Amelia is frightened and startled by Dobbin's breaking the chains of love; "the poor little woman" expects him to bow to her tyranny, as he always did in the past. Her motives are both common and appallingly selfish: "She didn't wish to marry him, but she wished to keep him. She wished to give him nothing, but that he should give her all. It is a bargain not unfrequently levied in love" (page 800). Do her egotism and her wanting to take but not to give resemble George and his relationship with her?

Ironically, Becky, who is eavesdropping, calls Amelia's treatment of Dobbin shameless; if she had a husband with Dobbin's heart and brains, she thinks, she would not have cared that he had large feet.


Amelia is unhappy after Dobbin leaves. The change in her attitude toward and feelings about Dobbin affect her perception of George's portrait; "it no longer reproached her–perhaps she reproached it, now William was gone" (page 805), and a few pages later she does reproach herself for driving Dobbin away. She makes a decision and "wrote off a letter to a friend whom she had on the other side of the water" (page 813). Not until she confesses to Becky do we know that the "friend" is Dobbin.

After Becky shows her George's note, she cries, though she is not as upset as Becky expects. Thackeray presents several explanations of her tears, leaving the reader to decide. "Who shall analyse those tears and say whether they were sweet or bitter? Was she most grieved because the idol of her life was tumbled down and shivered at her feet, or indignant that her love had been so despised, or glad because the barrier was removed which modesty had placed between her and a new, a real affection?" (page 814). Does the phrase "most grieved" suggest that all the reasons are true, though not equal in importance? Is it significant that in the very next sentence Amelia admits to herself that she loves Dobbin, "‘There is nothing to forbid me now,' she thought. 'I may love him with all my heart now. Oh, I will, I will, if he will but let me and forgive me'" (pages 814-5)? Was there any reality-based reason why she could not have loved him sooner?

He returns; they marry–but they do not fade into a conventional happy ending. Amelia, the woman whom he thought of constantly and whose needs and desires concerned him for nearly twenty years, is no longer his beloved princess. If she asked him in the past to check on Jos's well-being, would Dobbin have hesitated in setting out for Brussels? Now he would rather stay home and write his history of the Punjaub. Amelia knows his feelings toward her have changed and sighs that he loves their daughter Janey more than her, a situation for which she bears full responsibility.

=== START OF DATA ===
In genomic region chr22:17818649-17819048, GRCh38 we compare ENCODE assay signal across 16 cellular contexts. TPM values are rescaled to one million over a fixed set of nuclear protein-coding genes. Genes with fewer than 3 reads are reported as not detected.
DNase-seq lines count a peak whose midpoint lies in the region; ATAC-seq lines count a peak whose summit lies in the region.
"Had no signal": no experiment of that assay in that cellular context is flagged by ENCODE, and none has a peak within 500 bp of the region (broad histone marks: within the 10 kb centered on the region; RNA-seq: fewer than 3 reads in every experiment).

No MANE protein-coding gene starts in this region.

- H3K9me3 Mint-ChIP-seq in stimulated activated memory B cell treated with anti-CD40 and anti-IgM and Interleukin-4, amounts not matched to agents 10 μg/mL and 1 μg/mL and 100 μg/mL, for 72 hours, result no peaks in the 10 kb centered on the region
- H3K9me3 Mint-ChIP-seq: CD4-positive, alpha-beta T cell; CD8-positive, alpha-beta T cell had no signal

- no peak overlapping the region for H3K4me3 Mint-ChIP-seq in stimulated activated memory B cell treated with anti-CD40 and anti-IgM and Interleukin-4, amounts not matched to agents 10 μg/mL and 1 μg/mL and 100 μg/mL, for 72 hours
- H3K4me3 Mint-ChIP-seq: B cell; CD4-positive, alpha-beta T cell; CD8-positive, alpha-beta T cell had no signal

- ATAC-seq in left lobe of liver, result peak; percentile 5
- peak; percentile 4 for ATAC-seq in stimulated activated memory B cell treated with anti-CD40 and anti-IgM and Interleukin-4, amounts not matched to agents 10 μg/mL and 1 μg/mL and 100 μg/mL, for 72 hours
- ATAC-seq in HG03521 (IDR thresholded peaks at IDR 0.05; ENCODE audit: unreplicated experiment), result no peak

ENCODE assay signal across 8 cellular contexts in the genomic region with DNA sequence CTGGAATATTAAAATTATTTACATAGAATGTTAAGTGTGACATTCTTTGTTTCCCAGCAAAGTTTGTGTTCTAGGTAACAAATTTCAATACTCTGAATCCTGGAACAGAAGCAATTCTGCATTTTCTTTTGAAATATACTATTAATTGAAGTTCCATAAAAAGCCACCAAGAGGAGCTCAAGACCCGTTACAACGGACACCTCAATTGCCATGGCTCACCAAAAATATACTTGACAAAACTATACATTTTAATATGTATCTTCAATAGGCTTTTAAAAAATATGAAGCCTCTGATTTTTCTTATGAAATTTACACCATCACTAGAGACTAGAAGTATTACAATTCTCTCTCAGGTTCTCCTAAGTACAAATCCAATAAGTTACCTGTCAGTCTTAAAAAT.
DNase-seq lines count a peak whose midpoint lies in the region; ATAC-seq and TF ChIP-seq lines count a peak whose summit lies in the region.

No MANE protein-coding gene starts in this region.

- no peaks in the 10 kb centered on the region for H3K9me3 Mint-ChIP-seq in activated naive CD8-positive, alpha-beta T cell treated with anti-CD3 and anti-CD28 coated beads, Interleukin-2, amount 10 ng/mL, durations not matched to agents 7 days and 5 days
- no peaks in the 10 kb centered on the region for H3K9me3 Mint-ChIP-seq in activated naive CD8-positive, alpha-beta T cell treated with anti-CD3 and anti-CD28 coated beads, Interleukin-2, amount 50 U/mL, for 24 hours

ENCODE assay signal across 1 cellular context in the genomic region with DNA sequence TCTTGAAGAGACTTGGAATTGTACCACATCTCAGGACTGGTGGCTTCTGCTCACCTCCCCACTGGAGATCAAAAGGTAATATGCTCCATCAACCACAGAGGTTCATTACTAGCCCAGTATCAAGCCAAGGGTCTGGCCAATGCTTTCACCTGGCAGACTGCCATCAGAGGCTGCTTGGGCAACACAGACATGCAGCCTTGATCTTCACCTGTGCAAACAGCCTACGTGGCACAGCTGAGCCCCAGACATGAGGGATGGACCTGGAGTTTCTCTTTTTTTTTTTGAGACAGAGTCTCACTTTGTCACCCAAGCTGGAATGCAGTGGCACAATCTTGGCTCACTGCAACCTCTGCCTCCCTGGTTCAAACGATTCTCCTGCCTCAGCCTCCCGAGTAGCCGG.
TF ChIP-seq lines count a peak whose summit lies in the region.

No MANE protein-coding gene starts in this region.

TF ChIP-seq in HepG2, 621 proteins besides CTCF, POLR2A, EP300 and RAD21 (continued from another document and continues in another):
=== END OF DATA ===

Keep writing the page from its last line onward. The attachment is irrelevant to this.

In what proves to be a false ending, Thackeray seems to be bidding farewell to his characters. To Amelia he exclaims, "Farewell, dear Amelia–Grow green again, tender little parasite, round the rugged old oak to which you cling!" (page 817). Does the passive, dependent Amelia live off of others, off of their strength and protection? Is she a parasite or has Thackeray made a mistake? Does Thackeray prepare for this view of her or does he just spring it on the reader? Consider her emotional collapse, which lasted months, after George's death or her inability to face the future, which is compared to the ocean; Emmy being "unfit to navigate it without a guide and protector" (page 284). Is Thackeray implying that women like her, who fit the conventional ideal, are parasites? Or is he suggesting that the conventional heroine is really a parasite? Is Thackeray soft on and sentimental about Amelia, as many readers believe, or is he realistic and honest about her virtues and her flaws? To phrase the idea about Amelia a little differently: is Thackeray holding Amelia up as the ideal woman for us to admire, or is he satirizing the ideal heroine and woman that Emma represents as parasitic, selfish, and cruel in her weakness?


Day 6 (W, Feb. 20)

Thackeray, Vanity Fair. pp. ix-170
Overview of Thackeray and Vanity Fair
The Narrator, the Reader, and Ambiguity
The Structure
Thackeray's Illustrations

Day 7 (M, Feb. 25) Vanity Fair. pp. 171-326
Attitude Toward Women
Day 8 (W, Feb. 27) Vanity Fair. pp. 326-488
Day 9 (M, March 4) Vanity Fair. pp. 489-662
Becky's Innocence
Becky's Presentation at Court (Video)
Day 10 (W, March 6) Vanity Fair. pp. 663-822
The Ending
Amelia: The Ending
Becky: The Ending
Dobbin: The Ending
The Gentleman and the Lady
First paper due


March 4, 2009